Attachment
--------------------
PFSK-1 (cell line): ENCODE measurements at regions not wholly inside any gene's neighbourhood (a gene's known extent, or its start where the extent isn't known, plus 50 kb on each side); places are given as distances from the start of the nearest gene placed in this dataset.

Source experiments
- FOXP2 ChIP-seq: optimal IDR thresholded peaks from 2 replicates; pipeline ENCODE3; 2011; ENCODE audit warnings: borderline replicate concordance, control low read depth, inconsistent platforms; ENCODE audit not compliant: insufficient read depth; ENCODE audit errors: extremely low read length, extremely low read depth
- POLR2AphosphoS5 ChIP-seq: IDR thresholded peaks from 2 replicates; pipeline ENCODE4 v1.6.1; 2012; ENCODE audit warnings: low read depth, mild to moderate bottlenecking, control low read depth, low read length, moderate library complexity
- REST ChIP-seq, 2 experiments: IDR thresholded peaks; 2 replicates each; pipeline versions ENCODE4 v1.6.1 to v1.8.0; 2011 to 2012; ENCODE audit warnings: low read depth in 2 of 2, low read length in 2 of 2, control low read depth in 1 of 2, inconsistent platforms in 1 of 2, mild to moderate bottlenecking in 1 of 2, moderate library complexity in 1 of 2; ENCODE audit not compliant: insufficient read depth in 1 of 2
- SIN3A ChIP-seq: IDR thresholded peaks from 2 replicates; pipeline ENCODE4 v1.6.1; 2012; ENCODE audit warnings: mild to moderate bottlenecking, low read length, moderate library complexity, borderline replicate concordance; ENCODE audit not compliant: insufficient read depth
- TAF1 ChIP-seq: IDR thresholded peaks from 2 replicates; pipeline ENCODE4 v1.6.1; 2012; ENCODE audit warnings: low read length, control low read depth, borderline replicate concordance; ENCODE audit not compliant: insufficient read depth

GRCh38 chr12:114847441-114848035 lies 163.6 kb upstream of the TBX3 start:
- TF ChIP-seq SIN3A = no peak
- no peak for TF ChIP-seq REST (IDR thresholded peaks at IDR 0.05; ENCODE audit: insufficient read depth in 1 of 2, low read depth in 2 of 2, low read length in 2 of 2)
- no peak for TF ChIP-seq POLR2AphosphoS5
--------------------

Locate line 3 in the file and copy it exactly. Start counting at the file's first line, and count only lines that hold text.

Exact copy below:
- FOXP2 ChIP-seq: optimal IDR thresholded peaks from 2 replicates; pipeline ENCODE3; 2011; ENCODE audit warnings: borderline replicate concordance, control low read depth, inconsistent platforms; ENCODE audit not compliant: insufficient read depth; ENCODE audit errors: extremely low read length, extremely low read depth